Here are Stephen King’s top tips for writers. It all starts with the first line. “An opening line should invite the reader to begin the story. It should say: Listen. Come in here. You want to know about this,” King said in an interview in The Atlantic.
I’ve included link to the list here. Some of my favorite ones are:
You need to write the story that you want first and then worry about getting it right. He said, “When you write a story, you’re telling yourself the story. When you rewrite, your main job is taking out all the things that are not the story.”
Turn off your television. It’s a distraction. Your TV can be your reward for when you accomplish your writing goal for the day. Besides, the book is always better than the movie so why have the movie on to be your inspiration while you’re writing. On the flip side, he says, “If you don’t have time to read, you don’t have the time (or the tools) to write.”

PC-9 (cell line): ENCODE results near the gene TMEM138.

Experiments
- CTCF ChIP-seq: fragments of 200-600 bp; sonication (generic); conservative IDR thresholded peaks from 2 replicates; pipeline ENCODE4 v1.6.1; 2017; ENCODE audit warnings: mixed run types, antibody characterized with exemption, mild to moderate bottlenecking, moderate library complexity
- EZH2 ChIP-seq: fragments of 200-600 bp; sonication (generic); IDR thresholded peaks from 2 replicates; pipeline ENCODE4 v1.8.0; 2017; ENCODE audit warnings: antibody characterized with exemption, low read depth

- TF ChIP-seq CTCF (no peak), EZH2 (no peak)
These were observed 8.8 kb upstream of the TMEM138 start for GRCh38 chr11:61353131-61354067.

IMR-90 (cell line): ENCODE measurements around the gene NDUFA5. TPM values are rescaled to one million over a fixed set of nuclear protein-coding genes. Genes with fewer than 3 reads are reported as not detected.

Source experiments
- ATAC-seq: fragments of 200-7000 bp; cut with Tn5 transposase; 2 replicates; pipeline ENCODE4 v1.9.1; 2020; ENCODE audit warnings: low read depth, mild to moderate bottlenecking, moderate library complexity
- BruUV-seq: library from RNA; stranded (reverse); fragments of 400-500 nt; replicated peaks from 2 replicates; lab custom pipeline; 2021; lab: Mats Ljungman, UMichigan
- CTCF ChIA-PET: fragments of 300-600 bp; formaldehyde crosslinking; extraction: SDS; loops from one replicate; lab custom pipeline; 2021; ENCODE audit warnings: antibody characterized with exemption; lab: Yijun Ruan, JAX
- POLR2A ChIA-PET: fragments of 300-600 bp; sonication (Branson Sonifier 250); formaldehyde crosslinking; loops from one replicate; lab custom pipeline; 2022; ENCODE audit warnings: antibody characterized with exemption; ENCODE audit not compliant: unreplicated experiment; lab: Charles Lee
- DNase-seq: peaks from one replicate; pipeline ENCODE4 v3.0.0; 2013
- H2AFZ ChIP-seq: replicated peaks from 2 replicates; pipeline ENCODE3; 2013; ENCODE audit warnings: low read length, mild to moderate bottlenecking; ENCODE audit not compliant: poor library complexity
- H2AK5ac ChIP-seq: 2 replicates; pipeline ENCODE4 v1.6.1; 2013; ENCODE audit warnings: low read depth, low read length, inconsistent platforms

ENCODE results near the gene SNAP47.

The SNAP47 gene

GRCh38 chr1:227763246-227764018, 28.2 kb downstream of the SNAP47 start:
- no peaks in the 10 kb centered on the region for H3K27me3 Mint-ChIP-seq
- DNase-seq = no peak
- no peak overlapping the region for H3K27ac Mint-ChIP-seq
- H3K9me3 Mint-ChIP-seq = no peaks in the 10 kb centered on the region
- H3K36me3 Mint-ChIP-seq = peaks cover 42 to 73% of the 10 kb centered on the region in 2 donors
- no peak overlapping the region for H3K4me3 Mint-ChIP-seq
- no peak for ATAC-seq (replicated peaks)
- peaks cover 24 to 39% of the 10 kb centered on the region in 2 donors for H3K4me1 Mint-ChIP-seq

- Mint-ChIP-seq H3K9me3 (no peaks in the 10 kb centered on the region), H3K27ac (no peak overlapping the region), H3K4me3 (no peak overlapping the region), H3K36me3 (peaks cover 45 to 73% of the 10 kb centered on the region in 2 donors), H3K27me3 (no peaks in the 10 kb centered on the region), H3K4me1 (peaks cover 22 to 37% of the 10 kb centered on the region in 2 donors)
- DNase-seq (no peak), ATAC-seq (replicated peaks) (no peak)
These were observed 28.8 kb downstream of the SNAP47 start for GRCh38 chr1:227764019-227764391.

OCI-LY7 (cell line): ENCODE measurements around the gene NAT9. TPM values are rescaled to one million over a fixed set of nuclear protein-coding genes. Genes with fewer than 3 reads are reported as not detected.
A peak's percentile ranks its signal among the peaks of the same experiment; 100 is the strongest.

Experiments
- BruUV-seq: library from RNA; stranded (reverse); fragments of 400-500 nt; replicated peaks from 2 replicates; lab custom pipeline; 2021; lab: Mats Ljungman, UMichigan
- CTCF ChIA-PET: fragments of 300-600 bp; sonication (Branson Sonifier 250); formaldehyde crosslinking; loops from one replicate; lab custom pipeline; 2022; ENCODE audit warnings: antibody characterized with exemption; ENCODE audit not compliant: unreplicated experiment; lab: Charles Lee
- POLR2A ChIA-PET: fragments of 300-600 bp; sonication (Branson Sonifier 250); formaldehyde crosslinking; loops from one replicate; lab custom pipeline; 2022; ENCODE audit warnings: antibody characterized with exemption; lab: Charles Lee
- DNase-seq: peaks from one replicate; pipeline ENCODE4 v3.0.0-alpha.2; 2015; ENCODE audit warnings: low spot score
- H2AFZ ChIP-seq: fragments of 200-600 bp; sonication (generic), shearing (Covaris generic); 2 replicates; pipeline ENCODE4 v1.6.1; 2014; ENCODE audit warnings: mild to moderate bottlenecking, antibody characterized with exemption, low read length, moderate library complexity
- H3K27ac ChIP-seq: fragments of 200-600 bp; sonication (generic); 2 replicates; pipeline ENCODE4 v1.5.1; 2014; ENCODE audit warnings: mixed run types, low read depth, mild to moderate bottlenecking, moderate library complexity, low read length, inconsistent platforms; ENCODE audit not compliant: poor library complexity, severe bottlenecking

King says that a first draft should be written in three months. “The first draft of a book—even a long one—should take no more than three months, the length of a season,” King said. This is where having a good outline will come in handy.
“You’ll find reading your book over after a six-week layoff to be a strange, often exhilarating experience,” King said. I find this hard to do with the schedule I keep, but it is soooooo worth it. It is like reading your book for the first time. You’ll catch a lot of errors to be fixed and improvements that can be made.
So read through the list and see which ones are gems for you.